African: The "Amphisbaena" was a two-headed dragon (one at the front, and one on the end of its tail). The front head would hold the tail (or neck as the case may be) in its mouth, creating a circle that allowed it to roll.

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Dancing Dragons by C. A. Adams

Dragons dance across my dreams,
Amongst shadows of magical scenes.
Nymphs, fairies and sprites weave woodland magic.
Castles and Citadels beckon you to come explore.
Illusions being conjured up by powerful wizards?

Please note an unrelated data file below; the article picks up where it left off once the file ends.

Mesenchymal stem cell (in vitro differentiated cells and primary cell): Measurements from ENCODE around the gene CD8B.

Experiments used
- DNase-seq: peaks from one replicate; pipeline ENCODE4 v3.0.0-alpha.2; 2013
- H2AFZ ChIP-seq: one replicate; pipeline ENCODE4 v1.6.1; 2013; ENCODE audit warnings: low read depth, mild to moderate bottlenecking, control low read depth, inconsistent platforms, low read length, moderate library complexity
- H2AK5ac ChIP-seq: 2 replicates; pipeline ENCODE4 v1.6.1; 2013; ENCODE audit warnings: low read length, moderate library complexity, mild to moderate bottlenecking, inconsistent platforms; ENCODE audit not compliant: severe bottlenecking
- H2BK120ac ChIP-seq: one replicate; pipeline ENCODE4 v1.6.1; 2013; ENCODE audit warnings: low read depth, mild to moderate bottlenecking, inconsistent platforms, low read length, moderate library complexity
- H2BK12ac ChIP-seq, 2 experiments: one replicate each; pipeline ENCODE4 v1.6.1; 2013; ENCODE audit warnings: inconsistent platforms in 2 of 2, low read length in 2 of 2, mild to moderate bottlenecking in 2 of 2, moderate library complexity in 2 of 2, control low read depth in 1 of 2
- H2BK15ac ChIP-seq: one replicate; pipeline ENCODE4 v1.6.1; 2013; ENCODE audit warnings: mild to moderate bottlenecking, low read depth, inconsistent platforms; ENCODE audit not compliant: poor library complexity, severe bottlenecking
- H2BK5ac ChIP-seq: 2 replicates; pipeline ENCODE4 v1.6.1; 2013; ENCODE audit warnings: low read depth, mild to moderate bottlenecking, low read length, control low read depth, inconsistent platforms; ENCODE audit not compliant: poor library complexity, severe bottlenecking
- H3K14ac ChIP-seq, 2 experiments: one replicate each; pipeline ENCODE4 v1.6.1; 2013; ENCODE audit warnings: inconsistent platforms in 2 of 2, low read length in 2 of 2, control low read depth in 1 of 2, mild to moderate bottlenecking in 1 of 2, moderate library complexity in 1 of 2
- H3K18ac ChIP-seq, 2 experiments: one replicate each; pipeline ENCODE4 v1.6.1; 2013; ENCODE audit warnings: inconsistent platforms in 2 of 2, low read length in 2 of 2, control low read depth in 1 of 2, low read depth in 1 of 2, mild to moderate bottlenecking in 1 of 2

Nightfall and a full moon bring life to stone,
Gargoyles glide down from their high thrones.
Druids encircle a field of once mighty warriors,
Rusting armor and broken swords lie still,
Amongst their shattered skulls and sun bleached bones.
Gemstones from their weapons pay the fare of the,
Ominous looking ferryman Charon.
Nerves of steel and willpower of a saint are needed as,
Sorcerer and Sorceress tempt you into their towers.
Those Dancing Dragons sense your danger and the
Love for them in your heart.
They swoop in and carry you off away from all that,
brings harm your way.
So with a heart full of love you say thanks to those,
beautiful Dancing Dragons and awake from our dreams.